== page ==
Because the liver is the only organ in the body that regenerates or grows back, a transplanted segment of the liver can grow to normal size within a few months. Liver transplantation is a surgical procedure performed to remove a diseased or injured liver from one person and replace it with a whole or portion of a healthy liver from another person called a donor. Liver transplant is not an option for people
- Aged 65 years or older with other serious illness.
- With severe organ disease due to diabetes.
- With severe obesity.
- With severe and active liver disease such as hepatitis B.
- Who are currently on alcohol and drugs.
- Who have severe or uncontrollable infection (human immunodeficiency virus [HIV]).
- Who are diagnosed with aggressive cancers such as bile duct cancer, lymphomas, bone cancer, and myeloma type cancer.
- With failure of other organs apart from the liver.
- With irreversible brain damage or disease.
- With severe untreatable lung, liver, and heart diseases.
- Who are diagnosed with portal vein thrombosis (PVT). It is a vascular disease of the liver that occurs when a blood clot occurs in the hepatic portal vein, which can lead to increased pressure in the portal vein system and reduced blood supply to the liver.
- With hepatorenal syndrome (HRS). HRS is a type of progressive kidney failure seen in people with severe liver damage, most often caused by cirrhosis. As the kidneys stop functioning, toxins begin to build up in the body. Eventually, this leads to liver failure.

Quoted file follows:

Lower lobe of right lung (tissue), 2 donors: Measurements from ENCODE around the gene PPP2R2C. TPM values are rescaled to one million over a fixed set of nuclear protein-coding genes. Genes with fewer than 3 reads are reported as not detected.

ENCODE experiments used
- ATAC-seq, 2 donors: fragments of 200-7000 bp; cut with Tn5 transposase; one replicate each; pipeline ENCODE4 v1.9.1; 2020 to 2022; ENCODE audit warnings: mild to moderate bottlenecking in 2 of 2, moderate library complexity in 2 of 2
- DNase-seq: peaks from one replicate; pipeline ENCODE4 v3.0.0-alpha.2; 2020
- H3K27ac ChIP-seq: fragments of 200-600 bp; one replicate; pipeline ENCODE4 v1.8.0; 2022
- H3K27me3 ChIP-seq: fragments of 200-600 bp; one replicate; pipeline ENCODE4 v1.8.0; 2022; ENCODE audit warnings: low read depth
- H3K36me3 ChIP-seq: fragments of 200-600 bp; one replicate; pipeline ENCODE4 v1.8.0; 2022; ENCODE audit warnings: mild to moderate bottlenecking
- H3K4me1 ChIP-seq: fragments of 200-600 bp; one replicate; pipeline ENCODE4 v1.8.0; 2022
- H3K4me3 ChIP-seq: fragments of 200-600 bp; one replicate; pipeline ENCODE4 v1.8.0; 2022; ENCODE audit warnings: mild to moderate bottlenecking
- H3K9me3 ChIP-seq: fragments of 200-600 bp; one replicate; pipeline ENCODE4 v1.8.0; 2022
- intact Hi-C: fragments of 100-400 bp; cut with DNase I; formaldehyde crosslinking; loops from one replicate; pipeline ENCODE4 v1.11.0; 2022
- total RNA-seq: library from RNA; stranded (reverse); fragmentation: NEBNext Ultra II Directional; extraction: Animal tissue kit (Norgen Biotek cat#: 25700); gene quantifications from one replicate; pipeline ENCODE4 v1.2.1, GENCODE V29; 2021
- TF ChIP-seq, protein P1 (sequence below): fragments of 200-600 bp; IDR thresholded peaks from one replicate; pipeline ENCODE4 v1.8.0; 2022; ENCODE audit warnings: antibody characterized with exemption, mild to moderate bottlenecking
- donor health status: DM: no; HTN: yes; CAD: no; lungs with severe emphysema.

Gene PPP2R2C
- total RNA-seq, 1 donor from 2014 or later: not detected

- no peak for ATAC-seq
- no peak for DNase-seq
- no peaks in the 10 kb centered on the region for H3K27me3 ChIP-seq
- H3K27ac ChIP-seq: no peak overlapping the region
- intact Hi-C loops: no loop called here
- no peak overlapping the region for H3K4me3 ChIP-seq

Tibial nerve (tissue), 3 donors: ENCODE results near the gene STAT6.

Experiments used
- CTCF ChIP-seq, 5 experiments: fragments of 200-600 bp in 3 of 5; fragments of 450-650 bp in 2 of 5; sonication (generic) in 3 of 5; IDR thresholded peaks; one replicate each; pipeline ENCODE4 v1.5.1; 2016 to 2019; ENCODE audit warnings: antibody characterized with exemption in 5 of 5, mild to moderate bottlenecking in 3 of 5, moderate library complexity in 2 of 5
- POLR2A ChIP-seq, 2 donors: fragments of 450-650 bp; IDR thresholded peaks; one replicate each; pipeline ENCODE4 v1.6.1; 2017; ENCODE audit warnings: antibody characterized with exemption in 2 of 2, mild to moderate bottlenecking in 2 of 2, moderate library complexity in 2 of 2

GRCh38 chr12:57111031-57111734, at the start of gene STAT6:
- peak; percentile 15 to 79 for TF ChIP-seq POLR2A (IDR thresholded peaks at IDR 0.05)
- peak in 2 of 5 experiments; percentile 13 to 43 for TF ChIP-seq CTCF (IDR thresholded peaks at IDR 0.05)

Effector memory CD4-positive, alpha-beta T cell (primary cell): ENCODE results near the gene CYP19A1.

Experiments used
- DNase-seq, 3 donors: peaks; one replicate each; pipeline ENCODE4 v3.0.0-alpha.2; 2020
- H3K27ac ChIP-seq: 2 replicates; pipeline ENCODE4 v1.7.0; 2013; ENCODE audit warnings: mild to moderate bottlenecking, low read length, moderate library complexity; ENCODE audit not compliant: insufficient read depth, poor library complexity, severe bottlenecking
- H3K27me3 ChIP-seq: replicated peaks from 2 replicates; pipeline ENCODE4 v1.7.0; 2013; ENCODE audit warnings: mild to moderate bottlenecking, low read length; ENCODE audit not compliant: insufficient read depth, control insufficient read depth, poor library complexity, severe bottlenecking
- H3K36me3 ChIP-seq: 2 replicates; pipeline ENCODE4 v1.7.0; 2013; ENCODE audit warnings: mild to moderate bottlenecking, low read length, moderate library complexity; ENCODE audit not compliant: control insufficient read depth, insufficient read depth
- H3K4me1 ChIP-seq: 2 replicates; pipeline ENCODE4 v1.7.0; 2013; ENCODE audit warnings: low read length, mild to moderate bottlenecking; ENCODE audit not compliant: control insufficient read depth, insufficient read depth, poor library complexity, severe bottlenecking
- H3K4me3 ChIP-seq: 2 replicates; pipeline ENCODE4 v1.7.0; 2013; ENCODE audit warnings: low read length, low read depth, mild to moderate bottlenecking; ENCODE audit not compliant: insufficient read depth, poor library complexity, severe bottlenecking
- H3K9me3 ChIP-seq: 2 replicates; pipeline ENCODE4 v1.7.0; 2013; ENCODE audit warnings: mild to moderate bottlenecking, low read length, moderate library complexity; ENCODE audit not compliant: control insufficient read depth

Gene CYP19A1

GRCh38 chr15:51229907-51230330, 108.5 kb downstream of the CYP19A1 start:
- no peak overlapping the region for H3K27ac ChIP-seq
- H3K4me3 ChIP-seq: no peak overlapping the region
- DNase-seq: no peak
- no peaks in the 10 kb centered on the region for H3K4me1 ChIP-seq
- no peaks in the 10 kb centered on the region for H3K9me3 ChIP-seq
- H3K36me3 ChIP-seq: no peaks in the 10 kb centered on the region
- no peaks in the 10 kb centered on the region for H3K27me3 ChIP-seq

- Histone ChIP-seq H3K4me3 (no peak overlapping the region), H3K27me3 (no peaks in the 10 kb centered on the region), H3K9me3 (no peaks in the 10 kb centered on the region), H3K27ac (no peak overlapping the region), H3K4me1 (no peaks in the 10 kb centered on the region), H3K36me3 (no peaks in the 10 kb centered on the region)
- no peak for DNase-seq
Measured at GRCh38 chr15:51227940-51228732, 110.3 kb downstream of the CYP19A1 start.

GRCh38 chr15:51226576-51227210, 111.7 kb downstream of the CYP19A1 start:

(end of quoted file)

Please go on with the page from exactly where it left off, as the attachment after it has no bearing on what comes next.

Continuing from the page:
- With pulmonary hypertension. It is a condition of increased blood pressure within the arteries of the lungs. Symptoms include shortness of breath, syncope, tiredness, chest pain, swelling of the legs, and a fast heartbeat. The condition may make it difficult to exercise.
- With autoimmune diseases (rheumatoid arthritis, multiple sclerosis, etc.).
Who may qualify for a liver transplant?
Never will a race, ethnicity, religion, national origin, gender, or sexual orientation have any part in deciding if a patient is a transplant candidate. Liver transplant is major surgery; hence, a patient should meet certain criteria that include:
- A patient’s quality of life may be improved with a liver transplant.
- The patient should not have other diseases that cannot be treated or are not too sick to likely survive the transplant surgery.
- All other medical or surgical treatment options either have not worked or are not a good choice for the patient.
- The patient and support systems (family and friends) understand and accept the risks of having a liver transplant.
- The patient’s support systems are fully committed to and compliant with what is needed before and after the transplant to make the transplant a success. This would include access to funding for the transplant procedure, post-transplant medicines, and other healthcare costs. The social worker and patient financial liaison may be able to help find other ways to pay for their care.
Indications for liver transplantation are as follows:
- The patient has an acute (sudden) onset of liver failure.
- The patient has had cirrhosis (liver disease) for a long time.
- The patient has a liver disease that will lead to death or hurt their quality of life.
- The patient had treatments that did not work (and others are not expected to work).
- The patient has diseases that affect the bile ducts (the tubes that carry the bile away from the liver), such as primary biliary cirrhosis, primary sclerosing cholangitis, and biliary atresia. Biliary atresia is the most common reason for a liver transplant among children.
What are the potential complications of liver transplantation?